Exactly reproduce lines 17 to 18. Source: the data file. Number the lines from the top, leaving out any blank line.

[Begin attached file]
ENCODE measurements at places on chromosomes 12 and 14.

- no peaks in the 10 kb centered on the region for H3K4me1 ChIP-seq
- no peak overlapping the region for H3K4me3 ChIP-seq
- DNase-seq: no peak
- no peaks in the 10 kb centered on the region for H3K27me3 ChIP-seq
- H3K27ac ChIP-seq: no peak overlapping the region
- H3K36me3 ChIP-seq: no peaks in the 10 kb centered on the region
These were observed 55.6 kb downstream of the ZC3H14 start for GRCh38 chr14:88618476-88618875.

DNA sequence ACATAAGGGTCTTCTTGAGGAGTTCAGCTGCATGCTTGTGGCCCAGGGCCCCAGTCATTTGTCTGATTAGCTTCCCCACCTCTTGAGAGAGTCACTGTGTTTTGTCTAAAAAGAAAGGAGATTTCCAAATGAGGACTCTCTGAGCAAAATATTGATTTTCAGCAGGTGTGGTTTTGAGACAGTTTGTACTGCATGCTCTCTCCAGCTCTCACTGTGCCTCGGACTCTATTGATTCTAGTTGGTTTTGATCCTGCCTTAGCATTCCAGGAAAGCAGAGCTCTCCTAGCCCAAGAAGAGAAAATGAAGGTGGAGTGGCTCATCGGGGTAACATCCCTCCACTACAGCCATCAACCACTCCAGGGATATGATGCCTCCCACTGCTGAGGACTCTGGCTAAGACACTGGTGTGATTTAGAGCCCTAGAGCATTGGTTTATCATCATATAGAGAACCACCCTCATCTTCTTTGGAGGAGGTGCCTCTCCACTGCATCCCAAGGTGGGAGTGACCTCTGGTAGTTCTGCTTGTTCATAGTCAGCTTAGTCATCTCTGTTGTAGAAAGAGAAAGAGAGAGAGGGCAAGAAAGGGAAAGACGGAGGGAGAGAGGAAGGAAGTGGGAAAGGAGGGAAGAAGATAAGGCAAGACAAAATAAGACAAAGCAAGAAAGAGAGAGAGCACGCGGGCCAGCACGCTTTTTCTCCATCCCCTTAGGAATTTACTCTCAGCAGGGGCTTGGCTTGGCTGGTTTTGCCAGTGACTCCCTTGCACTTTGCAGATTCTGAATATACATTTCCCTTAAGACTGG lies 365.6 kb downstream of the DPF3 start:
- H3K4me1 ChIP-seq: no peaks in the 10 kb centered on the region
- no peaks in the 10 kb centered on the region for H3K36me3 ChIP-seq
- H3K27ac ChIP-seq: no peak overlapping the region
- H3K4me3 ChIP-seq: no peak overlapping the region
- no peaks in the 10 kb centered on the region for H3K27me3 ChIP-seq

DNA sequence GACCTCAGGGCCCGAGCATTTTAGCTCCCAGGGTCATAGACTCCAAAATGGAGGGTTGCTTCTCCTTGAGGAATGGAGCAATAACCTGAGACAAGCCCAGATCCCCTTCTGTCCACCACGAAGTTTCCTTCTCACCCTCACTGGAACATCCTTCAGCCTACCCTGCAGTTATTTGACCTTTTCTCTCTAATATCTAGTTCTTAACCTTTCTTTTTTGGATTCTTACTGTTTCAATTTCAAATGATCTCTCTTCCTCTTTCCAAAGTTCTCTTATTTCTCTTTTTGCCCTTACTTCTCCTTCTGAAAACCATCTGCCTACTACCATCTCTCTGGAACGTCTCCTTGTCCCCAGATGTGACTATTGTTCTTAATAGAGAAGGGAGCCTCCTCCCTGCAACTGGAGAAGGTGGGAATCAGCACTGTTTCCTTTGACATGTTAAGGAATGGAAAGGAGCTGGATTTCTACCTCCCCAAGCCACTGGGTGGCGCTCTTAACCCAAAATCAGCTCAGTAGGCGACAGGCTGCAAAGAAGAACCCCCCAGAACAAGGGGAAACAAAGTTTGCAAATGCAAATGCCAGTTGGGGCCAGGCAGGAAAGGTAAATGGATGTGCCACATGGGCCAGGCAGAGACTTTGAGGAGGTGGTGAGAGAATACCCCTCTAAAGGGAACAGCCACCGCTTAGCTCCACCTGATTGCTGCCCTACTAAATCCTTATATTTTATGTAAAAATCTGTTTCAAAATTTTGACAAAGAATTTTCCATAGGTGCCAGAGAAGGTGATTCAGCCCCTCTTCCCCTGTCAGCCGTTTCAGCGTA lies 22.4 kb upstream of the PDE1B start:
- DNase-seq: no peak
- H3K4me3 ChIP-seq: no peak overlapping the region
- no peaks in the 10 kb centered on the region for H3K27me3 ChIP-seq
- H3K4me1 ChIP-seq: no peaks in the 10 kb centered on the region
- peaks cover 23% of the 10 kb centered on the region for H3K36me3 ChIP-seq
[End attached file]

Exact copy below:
- H3K4me3 ChIP-seq: no peak overlapping the region
- no peaks in the 10 kb centered on the region for H3K27me3 ChIP-seq